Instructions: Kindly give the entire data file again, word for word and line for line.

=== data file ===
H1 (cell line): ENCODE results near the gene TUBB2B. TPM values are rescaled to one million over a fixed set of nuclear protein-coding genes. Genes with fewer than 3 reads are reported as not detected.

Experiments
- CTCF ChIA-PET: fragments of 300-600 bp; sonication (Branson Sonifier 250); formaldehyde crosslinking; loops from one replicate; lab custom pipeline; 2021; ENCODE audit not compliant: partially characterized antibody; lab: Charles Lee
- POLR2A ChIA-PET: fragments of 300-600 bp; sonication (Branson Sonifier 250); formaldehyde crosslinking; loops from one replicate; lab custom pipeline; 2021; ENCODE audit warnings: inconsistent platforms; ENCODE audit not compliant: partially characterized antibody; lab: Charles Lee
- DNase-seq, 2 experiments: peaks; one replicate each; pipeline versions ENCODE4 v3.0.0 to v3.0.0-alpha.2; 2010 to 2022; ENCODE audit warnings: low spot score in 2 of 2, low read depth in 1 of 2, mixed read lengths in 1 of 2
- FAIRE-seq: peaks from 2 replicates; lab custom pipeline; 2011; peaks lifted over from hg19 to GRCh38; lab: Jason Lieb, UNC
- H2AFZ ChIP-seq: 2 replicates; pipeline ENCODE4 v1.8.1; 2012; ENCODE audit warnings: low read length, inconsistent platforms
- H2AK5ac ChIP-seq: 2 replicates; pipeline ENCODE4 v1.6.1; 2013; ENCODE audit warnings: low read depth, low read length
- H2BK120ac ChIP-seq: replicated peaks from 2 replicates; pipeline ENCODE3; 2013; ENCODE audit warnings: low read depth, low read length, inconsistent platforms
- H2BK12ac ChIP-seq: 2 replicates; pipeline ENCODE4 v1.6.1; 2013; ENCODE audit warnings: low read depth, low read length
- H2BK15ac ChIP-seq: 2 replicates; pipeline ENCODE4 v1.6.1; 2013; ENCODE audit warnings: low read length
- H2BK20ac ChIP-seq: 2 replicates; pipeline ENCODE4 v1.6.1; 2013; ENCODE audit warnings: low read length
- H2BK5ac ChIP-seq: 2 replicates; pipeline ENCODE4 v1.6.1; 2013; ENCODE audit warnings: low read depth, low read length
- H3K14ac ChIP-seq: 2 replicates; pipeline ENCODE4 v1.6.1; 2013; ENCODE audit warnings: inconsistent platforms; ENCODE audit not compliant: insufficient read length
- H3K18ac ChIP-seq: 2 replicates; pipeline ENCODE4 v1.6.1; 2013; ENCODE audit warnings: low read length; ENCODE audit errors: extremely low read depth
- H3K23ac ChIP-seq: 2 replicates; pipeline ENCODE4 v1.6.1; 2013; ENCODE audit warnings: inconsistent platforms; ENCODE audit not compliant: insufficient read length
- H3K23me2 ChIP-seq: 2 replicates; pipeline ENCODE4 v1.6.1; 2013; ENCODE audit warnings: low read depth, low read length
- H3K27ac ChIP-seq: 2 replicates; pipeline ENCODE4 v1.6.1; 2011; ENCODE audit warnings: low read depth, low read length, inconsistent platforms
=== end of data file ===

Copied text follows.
H1 (cell line): ENCODE results near the gene TUBB2B. TPM values are rescaled to one million over a fixed set of nuclear protein-coding genes. Genes with fewer than 3 reads are reported as not detected.

Experiments
- CTCF ChIA-PET: fragments of 300-600 bp; sonication (Branson Sonifier 250); formaldehyde crosslinking; loops from one replicate; lab custom pipeline; 2021; ENCODE audit not compliant: partially characterized antibody; lab: Charles Lee
- POLR2A ChIA-PET: fragments of 300-600 bp; sonication (Branson Sonifier 250); formaldehyde crosslinking; loops from one replicate; lab custom pipeline; 2021; ENCODE audit warnings: inconsistent platforms; ENCODE audit not compliant: partially characterized antibody; lab: Charles Lee
- DNase-seq, 2 experiments: peaks; one replicate each; pipeline versions ENCODE4 v3.0.0 to v3.0.0-alpha.2; 2010 to 2022; ENCODE audit warnings: low spot score in 2 of 2, low read depth in 1 of 2, mixed read lengths in 1 of 2
- FAIRE-seq: peaks from 2 replicates; lab custom pipeline; 2011; peaks lifted over from hg19 to GRCh38; lab: Jason Lieb, UNC
- H2AFZ ChIP-seq: 2 replicates; pipeline ENCODE4 v1.8.1; 2012; ENCODE audit warnings: low read length, inconsistent platforms
- H2AK5ac ChIP-seq: 2 replicates; pipeline ENCODE4 v1.6.1; 2013; ENCODE audit warnings: low read depth, low read length
- H2BK120ac ChIP-seq: replicated peaks from 2 replicates; pipeline ENCODE3; 2013; ENCODE audit warnings: low read depth, low read length, inconsistent platforms
- H2BK12ac ChIP-seq: 2 replicates; pipeline ENCODE4 v1.6.1; 2013; ENCODE audit warnings: low read depth, low read length
- H2BK15ac ChIP-seq: 2 replicates; pipeline ENCODE4 v1.6.1; 2013; ENCODE audit warnings: low read length
- H2BK20ac ChIP-seq: 2 replicates; pipeline ENCODE4 v1.6.1; 2013; ENCODE audit warnings: low read length
- H2BK5ac ChIP-seq: 2 replicates; pipeline ENCODE4 v1.6.1; 2013; ENCODE audit warnings: low read depth, low read length
- H3K14ac ChIP-seq: 2 replicates; pipeline ENCODE4 v1.6.1; 2013; ENCODE audit warnings: inconsistent platforms; ENCODE audit not compliant: insufficient read length
- H3K18ac ChIP-seq: 2 replicates; pipeline ENCODE4 v1.6.1; 2013; ENCODE audit warnings: low read length; ENCODE audit errors: extremely low read depth
- H3K23ac ChIP-seq: 2 replicates; pipeline ENCODE4 v1.6.1; 2013; ENCODE audit warnings: inconsistent platforms; ENCODE audit not compliant: insufficient read length
- H3K23me2 ChIP-seq: 2 replicates; pipeline ENCODE4 v1.6.1; 2013; ENCODE audit warnings: low read depth, low read length
- H3K27ac ChIP-seq: 2 replicates; pipeline ENCODE4 v1.6.1; 2011; ENCODE audit warnings: low read depth, low read length, inconsistent platforms